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I feel as if I made some progress today. Which is nice, because I sort of feel like I’m just treading water in the house. No matter how many boxes I unpack, it still looks bare and messy. The place won’t be properly dressed until I have bookcases up and books in them. And a sofa. And pictures on the walls. Patience, however, is not my strong suit, a fact that may be familiar to you…

Right, time to go – I’m due at the Dowager’s tonight.


13 thoughts on “The Gardens of Chiconia 24: digging for water

  1. tialys says:

    Of all your plants and trees I am mostly jealous of the mango tree. I love mangoes and, next to blueberries, peaches and strawberries, they are my favourite fruit. Usually, when you buy them in the shop, they are too hard and never ripen properly. Once, when I was in the Gambia on a business trip, we could eat them from the trees and they were divine.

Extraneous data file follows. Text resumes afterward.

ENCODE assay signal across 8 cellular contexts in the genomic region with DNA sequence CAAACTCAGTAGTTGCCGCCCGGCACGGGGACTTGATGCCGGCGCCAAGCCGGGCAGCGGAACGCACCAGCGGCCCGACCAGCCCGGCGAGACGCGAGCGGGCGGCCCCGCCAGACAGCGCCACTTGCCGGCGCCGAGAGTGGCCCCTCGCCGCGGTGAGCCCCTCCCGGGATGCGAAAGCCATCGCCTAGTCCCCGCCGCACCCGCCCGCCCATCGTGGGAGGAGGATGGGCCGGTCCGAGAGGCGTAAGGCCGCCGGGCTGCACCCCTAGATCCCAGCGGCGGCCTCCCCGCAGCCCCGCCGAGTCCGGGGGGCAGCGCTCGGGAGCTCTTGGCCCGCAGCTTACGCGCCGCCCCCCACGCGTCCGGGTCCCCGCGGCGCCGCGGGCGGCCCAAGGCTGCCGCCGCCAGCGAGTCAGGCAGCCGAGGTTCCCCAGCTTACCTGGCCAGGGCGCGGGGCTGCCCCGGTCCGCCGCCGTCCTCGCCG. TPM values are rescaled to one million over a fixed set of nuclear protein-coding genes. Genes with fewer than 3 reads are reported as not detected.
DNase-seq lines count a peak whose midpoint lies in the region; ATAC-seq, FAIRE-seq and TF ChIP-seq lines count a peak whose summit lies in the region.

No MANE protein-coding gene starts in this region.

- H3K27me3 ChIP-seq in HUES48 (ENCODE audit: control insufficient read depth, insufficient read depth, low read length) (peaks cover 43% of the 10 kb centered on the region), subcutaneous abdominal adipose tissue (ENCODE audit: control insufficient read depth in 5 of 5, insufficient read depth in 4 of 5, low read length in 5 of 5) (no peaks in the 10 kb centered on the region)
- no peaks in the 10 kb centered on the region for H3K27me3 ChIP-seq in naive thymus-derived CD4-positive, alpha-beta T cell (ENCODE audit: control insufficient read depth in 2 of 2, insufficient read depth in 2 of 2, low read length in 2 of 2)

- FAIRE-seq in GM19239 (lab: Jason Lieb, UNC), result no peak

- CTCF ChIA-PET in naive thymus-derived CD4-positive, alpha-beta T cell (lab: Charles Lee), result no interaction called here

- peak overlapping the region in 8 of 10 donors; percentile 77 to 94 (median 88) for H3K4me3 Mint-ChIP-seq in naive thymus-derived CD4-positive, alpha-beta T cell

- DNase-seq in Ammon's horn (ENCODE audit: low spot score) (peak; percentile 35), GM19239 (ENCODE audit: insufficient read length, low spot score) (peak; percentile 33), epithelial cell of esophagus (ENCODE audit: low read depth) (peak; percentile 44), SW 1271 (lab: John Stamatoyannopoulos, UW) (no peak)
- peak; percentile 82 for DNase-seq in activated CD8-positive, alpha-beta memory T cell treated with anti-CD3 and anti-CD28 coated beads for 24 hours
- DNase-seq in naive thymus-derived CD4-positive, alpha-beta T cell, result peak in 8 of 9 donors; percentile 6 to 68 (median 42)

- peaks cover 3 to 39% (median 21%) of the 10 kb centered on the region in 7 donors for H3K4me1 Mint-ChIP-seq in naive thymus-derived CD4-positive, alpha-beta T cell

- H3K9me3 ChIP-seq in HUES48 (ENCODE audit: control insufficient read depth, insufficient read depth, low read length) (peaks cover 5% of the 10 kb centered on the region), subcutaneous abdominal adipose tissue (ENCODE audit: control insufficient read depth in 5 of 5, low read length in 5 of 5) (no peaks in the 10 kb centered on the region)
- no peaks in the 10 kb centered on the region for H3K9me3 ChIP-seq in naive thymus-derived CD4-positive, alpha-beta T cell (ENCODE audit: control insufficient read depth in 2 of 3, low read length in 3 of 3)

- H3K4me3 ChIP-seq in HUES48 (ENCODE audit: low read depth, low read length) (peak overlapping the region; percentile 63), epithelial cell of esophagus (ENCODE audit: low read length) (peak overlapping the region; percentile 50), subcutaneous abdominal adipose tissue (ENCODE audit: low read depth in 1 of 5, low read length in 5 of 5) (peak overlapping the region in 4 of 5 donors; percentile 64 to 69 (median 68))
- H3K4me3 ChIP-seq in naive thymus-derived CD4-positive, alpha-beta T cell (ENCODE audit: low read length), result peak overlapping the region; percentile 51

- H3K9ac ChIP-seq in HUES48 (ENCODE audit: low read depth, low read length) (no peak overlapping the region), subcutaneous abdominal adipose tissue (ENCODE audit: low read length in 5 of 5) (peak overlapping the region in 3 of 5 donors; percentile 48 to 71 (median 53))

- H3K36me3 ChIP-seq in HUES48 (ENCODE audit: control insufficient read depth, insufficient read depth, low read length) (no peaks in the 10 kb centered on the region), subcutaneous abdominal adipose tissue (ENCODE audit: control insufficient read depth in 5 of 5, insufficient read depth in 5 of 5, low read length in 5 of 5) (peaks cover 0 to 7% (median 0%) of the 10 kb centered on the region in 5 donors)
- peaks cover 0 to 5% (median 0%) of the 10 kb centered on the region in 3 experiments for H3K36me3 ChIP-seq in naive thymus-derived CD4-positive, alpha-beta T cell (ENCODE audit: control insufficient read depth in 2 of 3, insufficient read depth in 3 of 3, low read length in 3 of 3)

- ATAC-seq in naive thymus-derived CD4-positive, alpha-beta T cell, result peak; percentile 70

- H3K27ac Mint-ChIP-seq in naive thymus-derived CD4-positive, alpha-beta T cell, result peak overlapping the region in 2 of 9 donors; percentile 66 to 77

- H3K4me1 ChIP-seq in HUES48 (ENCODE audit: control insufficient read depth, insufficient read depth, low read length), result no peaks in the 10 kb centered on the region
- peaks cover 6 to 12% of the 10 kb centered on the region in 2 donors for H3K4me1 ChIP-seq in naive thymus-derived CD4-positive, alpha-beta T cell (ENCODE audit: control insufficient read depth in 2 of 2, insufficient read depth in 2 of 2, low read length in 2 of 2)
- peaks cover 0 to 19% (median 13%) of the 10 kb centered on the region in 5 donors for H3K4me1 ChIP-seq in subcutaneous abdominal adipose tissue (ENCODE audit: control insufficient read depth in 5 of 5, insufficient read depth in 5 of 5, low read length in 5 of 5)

Don’t stress too much about the unpacking – I usually use it as yet another of my ingenious excuses not to do any housework. 😉

    • katechiconi says:

      I agree, mangoes are my most favourite fruit, closely followed by cherries, which I can’t grow here. Sadly the unpacking needs to continue; unless I empty some more boxes, I don’t have anything else to do – all my books and sewing materials are still packed!

  2. What a satisfying and creative day you have had. It will all be gorgeous – house and garden – when it is finished, and you will enjoy the gradual transformation.